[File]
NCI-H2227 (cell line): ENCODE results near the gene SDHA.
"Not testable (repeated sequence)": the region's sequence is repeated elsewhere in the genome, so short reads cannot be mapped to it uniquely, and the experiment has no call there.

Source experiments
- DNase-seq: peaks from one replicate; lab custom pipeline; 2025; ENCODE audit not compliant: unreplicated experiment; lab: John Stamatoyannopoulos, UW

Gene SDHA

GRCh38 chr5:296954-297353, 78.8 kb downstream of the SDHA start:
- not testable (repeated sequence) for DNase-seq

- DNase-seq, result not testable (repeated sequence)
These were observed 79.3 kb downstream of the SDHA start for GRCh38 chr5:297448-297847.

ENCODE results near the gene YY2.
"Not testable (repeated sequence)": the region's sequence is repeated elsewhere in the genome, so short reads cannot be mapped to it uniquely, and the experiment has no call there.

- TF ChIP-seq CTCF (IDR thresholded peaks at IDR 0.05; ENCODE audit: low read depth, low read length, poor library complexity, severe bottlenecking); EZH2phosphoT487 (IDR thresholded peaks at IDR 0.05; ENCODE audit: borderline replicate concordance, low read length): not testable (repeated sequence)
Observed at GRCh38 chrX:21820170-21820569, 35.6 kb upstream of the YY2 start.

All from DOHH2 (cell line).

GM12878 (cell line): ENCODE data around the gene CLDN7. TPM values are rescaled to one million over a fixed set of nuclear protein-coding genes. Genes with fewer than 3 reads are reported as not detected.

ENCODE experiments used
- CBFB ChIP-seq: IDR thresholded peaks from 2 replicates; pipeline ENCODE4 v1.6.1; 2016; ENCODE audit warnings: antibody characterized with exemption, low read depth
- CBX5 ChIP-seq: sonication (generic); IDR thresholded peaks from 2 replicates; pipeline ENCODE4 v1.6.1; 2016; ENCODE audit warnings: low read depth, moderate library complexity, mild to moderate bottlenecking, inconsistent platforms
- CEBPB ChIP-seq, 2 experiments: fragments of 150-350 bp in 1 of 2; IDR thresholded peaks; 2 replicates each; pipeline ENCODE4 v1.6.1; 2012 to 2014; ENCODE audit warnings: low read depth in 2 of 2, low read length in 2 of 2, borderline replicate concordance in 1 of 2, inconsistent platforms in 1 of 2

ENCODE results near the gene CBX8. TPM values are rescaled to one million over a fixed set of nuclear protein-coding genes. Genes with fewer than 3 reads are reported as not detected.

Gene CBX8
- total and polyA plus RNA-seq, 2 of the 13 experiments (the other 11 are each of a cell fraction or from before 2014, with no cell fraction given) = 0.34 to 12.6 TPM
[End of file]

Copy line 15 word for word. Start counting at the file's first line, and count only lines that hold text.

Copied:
GM12878 (cell line): ENCODE data around the gene CLDN7. TPM values are rescaled to one million over a fixed set of nuclear protein-coding genes. Genes with fewer than 3 reads are reported as not detected.